Articles Tagged with saratoga springs special needs trust


The federal Department of Health and Human Services estimates that there are currently approximately 600,000 frozen embryos in the United States and the number continues to grow each year. Of these, it is estimated that approximately 60,000 could be implanted for full term pregnancy. In still other cases, a father or mother may freeze and store some sperm or eggs for future family planning purposes. In either event, a mother must have artificial insemination or in vitro fertilization or the embryo implanted. It is possible, even likely, that some of these embryos may be implanted and born after the passing of the father or mother with the use of a surrogate mother. The legal rights of these posthumously conceived children are still being fleshed out in legislatures and courtrooms throughout the country. In 2012, the United State Supreme Court dealt with rights of a posthumously conceived child to the Social Security survivor’s benefits of the deceased parent in Astrue v. Capato.


Maintaining government eligibility for a disabled child or family member is extremely important for their long term care needs because such programs will often be the primary source for medical care throughout their life. A special needs trust is a way to supplement the needs of a child or loved one without risking program eligibility. Special needs trusts include self-settled trusts (grantor and beneficiary are the same person) and third-party trusts.

Establishing a Special Needs Trust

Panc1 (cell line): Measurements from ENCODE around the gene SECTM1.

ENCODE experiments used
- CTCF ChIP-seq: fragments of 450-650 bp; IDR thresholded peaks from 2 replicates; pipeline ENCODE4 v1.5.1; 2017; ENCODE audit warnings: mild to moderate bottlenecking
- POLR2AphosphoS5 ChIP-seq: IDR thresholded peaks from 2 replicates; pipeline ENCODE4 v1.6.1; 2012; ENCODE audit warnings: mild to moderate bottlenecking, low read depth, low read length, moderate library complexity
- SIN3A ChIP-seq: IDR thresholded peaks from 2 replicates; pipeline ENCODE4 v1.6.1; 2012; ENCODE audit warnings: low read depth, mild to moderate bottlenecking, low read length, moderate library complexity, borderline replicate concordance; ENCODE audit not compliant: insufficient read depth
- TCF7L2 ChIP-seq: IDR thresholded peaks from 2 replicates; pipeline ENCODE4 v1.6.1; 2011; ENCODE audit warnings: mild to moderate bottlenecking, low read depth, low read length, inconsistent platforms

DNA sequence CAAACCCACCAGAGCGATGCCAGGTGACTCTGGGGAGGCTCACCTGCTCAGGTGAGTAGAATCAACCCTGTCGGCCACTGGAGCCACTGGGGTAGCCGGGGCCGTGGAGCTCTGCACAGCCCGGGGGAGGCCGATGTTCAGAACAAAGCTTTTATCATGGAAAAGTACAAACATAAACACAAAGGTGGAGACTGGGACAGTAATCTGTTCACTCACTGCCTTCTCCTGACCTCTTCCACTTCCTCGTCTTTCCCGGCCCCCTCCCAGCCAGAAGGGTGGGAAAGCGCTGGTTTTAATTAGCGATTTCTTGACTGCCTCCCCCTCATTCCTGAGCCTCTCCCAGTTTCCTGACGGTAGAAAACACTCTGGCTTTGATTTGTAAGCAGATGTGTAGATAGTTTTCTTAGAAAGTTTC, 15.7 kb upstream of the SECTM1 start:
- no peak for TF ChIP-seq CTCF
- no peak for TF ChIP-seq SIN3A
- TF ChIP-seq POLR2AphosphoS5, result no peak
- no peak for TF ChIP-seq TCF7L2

In many ways a special needs trust is established just like many other kinds of trusts. Special needs trust differ with respect to some specific provisions on the use and disposition of trust assets. Any special needs trust should clearly illustrate the purpose of establishing the special needs trust as providing supplemental benefits for the disabled beneficiary without compromising or reducing benefits received through government programs. The terms of the trust should also take into account the source of the trust assets. If a special needs trust is self-settled and funded with the beneficiary’s assets, the trust document must adequately address the requirements of New York and  federal law relating to the treatment of trust accounts and benefits under state plans. Special needs trusts that are settled and funded by parties other than the beneficiary need to provide for discretionary distributions of the trust assets for supplemental support so as to avoid being classified as assets available to the special needs beneficiary. Assets available to the special needs beneficiary will be counted as resources for means-testing for government benefit programs. Other important features of a special needs trust include requirements that the trustee:

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